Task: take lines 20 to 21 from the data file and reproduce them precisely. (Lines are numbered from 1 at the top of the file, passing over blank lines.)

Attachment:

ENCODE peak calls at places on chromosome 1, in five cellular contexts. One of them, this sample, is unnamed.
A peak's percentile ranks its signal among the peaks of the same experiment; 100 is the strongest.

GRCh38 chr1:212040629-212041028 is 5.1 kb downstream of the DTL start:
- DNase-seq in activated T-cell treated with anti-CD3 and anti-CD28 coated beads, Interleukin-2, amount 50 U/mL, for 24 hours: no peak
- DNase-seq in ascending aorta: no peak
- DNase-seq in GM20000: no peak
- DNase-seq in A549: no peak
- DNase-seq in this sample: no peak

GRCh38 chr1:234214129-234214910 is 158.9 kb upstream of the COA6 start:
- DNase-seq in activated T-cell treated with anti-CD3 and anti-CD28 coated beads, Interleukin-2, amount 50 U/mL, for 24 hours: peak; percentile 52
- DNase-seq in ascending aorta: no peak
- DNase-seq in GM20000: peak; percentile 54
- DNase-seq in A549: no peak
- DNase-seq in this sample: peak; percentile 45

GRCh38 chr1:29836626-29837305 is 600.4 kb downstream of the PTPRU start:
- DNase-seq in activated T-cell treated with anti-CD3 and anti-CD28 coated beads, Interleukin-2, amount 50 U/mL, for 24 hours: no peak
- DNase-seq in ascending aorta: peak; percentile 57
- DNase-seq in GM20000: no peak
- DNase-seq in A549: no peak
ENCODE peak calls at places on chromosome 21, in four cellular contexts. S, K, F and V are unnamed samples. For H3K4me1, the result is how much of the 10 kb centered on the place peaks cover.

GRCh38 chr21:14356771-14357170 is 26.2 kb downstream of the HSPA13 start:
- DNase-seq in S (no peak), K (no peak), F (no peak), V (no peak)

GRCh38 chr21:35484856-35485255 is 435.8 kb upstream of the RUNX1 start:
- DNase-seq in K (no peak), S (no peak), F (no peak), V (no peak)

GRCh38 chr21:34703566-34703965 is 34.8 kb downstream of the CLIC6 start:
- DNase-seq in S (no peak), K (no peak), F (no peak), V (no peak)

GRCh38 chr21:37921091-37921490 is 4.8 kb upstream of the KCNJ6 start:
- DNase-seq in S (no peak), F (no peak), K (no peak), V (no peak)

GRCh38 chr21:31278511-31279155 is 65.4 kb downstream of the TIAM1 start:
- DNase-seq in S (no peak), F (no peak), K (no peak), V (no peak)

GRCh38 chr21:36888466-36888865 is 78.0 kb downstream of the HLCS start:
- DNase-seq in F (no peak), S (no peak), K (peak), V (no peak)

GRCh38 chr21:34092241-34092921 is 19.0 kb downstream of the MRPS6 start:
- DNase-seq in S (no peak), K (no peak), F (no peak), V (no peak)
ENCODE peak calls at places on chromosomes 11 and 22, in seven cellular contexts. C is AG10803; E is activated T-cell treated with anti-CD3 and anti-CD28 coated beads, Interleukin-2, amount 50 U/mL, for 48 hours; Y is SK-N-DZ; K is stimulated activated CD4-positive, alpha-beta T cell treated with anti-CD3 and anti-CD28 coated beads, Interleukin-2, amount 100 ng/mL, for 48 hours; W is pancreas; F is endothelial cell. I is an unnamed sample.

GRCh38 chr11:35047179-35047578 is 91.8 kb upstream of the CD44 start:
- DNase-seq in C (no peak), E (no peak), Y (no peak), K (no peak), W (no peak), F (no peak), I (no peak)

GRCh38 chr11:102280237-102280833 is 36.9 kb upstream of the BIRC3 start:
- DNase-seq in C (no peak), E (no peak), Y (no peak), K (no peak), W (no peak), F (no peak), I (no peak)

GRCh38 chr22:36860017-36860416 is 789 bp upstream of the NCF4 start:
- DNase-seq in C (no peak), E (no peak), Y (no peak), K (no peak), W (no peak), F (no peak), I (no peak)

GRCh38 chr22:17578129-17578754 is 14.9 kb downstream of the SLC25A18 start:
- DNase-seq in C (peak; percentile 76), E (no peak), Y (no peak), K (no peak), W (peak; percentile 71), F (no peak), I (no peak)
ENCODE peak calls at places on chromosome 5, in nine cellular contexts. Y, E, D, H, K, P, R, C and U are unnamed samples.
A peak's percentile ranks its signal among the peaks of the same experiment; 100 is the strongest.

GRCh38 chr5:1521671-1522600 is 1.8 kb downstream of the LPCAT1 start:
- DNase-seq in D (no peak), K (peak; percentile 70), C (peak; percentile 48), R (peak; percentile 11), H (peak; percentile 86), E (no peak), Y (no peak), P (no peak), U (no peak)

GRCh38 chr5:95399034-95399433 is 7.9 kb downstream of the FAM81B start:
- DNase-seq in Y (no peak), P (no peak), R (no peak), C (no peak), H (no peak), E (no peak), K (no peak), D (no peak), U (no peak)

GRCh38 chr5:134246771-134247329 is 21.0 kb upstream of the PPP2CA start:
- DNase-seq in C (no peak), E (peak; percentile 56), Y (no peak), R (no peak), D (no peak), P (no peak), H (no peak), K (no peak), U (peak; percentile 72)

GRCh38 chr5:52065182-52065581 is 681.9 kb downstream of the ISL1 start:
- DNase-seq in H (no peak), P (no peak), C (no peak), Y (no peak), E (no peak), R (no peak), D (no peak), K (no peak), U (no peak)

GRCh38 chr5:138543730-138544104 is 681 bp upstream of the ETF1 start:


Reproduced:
ENCODE peak calls at places on chromosome 21, in four cellular contexts. S, K, F and V are unnamed samples. For H3K4me1, the result is how much of the 10 kb centered on the place peaks cover.

GRCh38 chr21:14356771-14357170 is 26.2 kb downstream of the HSPA13 start: